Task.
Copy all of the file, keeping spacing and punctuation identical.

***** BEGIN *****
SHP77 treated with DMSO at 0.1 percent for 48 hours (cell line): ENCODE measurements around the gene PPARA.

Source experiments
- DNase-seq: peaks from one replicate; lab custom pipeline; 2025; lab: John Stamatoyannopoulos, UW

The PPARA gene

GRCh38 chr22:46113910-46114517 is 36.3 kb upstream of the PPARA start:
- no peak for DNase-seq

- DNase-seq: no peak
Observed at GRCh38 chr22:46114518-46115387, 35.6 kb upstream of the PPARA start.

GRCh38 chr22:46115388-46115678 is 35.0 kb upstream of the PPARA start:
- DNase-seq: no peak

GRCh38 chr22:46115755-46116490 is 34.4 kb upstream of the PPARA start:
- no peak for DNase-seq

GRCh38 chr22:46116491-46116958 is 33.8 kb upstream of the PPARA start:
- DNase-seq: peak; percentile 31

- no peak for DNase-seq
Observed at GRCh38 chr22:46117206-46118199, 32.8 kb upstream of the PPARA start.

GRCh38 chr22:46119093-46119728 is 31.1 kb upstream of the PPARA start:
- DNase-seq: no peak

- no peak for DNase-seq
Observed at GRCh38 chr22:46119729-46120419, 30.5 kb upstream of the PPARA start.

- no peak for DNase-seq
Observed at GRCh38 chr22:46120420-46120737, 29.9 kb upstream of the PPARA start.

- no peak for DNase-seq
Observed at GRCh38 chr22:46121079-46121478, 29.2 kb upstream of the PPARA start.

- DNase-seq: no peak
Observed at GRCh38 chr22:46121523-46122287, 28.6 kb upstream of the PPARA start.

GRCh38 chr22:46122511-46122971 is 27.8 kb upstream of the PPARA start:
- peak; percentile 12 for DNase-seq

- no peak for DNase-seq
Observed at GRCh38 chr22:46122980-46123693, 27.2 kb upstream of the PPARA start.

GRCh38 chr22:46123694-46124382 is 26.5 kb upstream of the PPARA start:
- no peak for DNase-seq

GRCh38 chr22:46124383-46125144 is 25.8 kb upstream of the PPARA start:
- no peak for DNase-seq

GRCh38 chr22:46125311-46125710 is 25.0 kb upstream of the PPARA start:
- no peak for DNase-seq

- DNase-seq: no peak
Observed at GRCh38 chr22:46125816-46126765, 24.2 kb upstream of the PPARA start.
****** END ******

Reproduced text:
SHP77 treated with DMSO at 0.1 percent for 48 hours (cell line): ENCODE measurements around the gene PPARA.

Source experiments
- DNase-seq: peaks from one replicate; lab custom pipeline; 2025; lab: John Stamatoyannopoulos, UW

The PPARA gene

GRCh38 chr22:46113910-46114517 is 36.3 kb upstream of the PPARA start:
- no peak for DNase-seq

- DNase-seq: no peak
Observed at GRCh38 chr22:46114518-46115387, 35.6 kb upstream of the PPARA start.

GRCh38 chr22:46115388-46115678 is 35.0 kb upstream of the PPARA start:
- DNase-seq: no peak

GRCh38 chr22:46115755-46116490 is 34.4 kb upstream of the PPARA start:
- no peak for DNase-seq

GRCh38 chr22:46116491-46116958 is 33.8 kb upstream of the PPARA start:
- DNase-seq: peak; percentile 31

- no peak for DNase-seq
Observed at GRCh38 chr22:46117206-46118199, 32.8 kb upstream of the PPARA start.

GRCh38 chr22:46119093-46119728 is 31.1 kb upstream of the PPARA start:
- DNase-seq: no peak

- no peak for DNase-seq
Observed at GRCh38 chr22:46119729-46120419, 30.5 kb upstream of the PPARA start.

- no peak for DNase-seq
Observed at GRCh38 chr22:46120420-46120737, 29.9 kb upstream of the PPARA start.

- no peak for DNase-seq
Observed at GRCh38 chr22:46121079-46121478, 29.2 kb upstream of the PPARA start.

- DNase-seq: no peak
Observed at GRCh38 chr22:46121523-46122287, 28.6 kb upstream of the PPARA start.

GRCh38 chr22:46122511-46122971 is 27.8 kb upstream of the PPARA start:
- peak; percentile 12 for DNase-seq

- no peak for DNase-seq
Observed at GRCh38 chr22:46122980-46123693, 27.2 kb upstream of the PPARA start.

GRCh38 chr22:46123694-46124382 is 26.5 kb upstream of the PPARA start:
- no peak for DNase-seq

GRCh38 chr22:46124383-46125144 is 25.8 kb upstream of the PPARA start:
- no peak for DNase-seq

GRCh38 chr22:46125311-46125710 is 25.0 kb upstream of the PPARA start:
- no peak for DNase-seq

- DNase-seq: no peak
Observed at GRCh38 chr22:46125816-46126765, 24.2 kb upstream of the PPARA start.